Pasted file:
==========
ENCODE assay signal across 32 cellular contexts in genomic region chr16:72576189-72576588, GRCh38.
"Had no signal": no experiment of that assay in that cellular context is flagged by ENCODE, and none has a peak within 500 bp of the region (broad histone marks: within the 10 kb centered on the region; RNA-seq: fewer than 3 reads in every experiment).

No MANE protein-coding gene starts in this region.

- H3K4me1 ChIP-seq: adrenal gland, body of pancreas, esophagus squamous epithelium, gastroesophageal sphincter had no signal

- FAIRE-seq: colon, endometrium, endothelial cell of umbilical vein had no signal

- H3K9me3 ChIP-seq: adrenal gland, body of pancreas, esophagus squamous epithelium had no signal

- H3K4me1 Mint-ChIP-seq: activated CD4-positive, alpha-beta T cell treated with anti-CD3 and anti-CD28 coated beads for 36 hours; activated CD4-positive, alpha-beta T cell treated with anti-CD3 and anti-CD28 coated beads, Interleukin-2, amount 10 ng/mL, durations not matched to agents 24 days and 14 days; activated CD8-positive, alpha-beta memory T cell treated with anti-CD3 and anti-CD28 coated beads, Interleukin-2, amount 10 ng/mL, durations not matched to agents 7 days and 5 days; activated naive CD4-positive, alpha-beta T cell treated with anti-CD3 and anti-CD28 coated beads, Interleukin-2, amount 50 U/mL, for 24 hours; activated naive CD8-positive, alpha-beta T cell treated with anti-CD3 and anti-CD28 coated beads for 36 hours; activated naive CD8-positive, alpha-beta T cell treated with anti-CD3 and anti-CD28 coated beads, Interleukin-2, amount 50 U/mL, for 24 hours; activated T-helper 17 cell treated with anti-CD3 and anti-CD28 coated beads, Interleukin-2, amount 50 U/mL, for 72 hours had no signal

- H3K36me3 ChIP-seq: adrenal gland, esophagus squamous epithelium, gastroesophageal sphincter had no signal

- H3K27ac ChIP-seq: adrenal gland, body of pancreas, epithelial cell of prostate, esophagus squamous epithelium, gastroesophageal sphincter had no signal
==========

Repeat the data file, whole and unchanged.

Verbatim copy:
ENCODE assay signal across 32 cellular contexts in genomic region chr16:72576189-72576588, GRCh38.
"Had no signal": no experiment of that assay in that cellular context is flagged by ENCODE, and none has a peak within 500 bp of the region (broad histone marks: within the 10 kb centered on the region; RNA-seq: fewer than 3 reads in every experiment).

No MANE protein-coding gene starts in this region.

- H3K4me1 ChIP-seq: adrenal gland, body of pancreas, esophagus squamous epithelium, gastroesophageal sphincter had no signal

- FAIRE-seq: colon, endometrium, endothelial cell of umbilical vein had no signal

- H3K9me3 ChIP-seq: adrenal gland, body of pancreas, esophagus squamous epithelium had no signal

- H3K4me1 Mint-ChIP-seq: activated CD4-positive, alpha-beta T cell treated with anti-CD3 and anti-CD28 coated beads for 36 hours; activated CD4-positive, alpha-beta T cell treated with anti-CD3 and anti-CD28 coated beads, Interleukin-2, amount 10 ng/mL, durations not matched to agents 24 days and 14 days; activated CD8-positive, alpha-beta memory T cell treated with anti-CD3 and anti-CD28 coated beads, Interleukin-2, amount 10 ng/mL, durations not matched to agents 7 days and 5 days; activated naive CD4-positive, alpha-beta T cell treated with anti-CD3 and anti-CD28 coated beads, Interleukin-2, amount 50 U/mL, for 24 hours; activated naive CD8-positive, alpha-beta T cell treated with anti-CD3 and anti-CD28 coated beads for 36 hours; activated naive CD8-positive, alpha-beta T cell treated with anti-CD3 and anti-CD28 coated beads, Interleukin-2, amount 50 U/mL, for 24 hours; activated T-helper 17 cell treated with anti-CD3 and anti-CD28 coated beads, Interleukin-2, amount 50 U/mL, for 72 hours had no signal

- H3K36me3 ChIP-seq: adrenal gland, esophagus squamous epithelium, gastroesophageal sphincter had no signal

- H3K27ac ChIP-seq: adrenal gland, body of pancreas, epithelial cell of prostate, esophagus squamous epithelium, gastroesophageal sphincter had no signal